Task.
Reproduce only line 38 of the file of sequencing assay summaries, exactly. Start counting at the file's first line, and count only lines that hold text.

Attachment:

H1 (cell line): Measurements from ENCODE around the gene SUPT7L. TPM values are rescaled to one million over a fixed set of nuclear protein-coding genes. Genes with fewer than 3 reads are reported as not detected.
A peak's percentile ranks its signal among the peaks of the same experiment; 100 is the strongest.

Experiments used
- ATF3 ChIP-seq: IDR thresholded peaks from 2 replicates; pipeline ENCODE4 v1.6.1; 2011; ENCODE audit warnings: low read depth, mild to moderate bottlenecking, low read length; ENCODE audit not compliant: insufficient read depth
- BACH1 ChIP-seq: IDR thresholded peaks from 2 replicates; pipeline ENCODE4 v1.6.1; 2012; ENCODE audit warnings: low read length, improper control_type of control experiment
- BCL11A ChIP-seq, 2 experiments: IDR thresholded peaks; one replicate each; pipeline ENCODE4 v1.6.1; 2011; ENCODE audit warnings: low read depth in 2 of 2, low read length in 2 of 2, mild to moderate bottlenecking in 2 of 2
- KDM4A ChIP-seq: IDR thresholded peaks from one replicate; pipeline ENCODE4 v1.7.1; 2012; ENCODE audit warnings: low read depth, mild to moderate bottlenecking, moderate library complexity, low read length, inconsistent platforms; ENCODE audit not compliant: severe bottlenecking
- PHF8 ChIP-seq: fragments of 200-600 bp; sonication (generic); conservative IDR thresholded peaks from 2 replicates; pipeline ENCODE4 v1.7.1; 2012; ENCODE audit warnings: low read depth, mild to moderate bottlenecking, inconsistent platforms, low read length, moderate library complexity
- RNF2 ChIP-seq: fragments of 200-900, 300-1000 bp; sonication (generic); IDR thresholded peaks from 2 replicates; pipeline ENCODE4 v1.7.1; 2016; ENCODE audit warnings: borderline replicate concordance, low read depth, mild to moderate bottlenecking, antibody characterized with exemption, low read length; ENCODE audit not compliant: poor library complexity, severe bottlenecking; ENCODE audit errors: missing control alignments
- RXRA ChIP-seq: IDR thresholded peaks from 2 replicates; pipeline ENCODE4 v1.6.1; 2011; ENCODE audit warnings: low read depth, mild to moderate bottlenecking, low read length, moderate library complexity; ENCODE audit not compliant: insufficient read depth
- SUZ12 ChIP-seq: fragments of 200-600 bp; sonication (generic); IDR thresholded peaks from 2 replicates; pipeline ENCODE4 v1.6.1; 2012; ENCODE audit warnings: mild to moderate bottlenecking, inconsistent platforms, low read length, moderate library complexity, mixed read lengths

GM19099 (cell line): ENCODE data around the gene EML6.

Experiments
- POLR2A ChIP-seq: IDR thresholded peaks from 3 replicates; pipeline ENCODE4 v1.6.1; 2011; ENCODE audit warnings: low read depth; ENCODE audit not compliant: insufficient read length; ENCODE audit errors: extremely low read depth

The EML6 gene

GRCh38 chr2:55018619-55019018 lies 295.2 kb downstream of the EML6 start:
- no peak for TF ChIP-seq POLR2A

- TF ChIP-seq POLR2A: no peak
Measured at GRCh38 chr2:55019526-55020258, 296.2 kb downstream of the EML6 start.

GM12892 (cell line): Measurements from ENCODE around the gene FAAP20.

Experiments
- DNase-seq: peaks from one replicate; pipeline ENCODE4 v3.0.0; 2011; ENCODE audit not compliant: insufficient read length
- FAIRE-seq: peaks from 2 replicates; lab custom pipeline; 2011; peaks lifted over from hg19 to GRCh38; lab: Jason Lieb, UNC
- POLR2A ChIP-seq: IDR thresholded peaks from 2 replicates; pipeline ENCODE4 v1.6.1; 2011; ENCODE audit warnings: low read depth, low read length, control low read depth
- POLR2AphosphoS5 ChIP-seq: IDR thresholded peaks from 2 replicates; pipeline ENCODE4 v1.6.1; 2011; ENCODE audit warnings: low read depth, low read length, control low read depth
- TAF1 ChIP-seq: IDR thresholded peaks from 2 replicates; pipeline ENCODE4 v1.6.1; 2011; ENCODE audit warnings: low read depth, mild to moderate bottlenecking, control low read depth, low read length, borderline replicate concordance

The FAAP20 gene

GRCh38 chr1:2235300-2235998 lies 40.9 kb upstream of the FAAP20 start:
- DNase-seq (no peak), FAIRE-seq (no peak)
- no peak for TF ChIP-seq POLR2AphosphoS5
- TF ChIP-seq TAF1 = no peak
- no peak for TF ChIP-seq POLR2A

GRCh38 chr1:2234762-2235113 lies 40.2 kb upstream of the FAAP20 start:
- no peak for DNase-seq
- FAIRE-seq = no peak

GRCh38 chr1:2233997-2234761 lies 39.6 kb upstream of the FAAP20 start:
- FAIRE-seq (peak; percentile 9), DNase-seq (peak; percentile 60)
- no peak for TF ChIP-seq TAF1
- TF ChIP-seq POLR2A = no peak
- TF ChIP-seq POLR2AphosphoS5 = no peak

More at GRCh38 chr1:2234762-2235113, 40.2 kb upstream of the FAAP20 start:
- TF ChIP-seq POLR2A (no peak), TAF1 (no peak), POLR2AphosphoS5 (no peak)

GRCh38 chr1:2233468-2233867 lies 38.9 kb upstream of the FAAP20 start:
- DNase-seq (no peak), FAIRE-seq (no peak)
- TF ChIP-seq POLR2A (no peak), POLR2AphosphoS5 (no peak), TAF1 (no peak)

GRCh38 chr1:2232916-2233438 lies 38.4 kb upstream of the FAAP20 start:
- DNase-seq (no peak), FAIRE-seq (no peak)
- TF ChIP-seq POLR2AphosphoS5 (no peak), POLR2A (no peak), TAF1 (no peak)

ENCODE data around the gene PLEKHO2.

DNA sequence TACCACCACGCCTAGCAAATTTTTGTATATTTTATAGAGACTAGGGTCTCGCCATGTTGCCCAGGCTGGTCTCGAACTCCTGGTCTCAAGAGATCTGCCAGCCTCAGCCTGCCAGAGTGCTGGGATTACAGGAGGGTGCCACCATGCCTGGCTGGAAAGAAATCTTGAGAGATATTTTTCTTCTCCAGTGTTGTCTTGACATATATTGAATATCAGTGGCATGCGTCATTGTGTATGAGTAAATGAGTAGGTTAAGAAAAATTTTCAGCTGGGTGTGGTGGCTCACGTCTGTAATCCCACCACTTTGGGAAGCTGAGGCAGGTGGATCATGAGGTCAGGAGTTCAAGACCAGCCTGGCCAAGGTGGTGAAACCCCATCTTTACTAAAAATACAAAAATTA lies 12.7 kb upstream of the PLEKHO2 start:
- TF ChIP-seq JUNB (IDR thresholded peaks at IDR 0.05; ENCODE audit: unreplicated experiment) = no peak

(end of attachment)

- no peak for TF ChIP-seq TAF1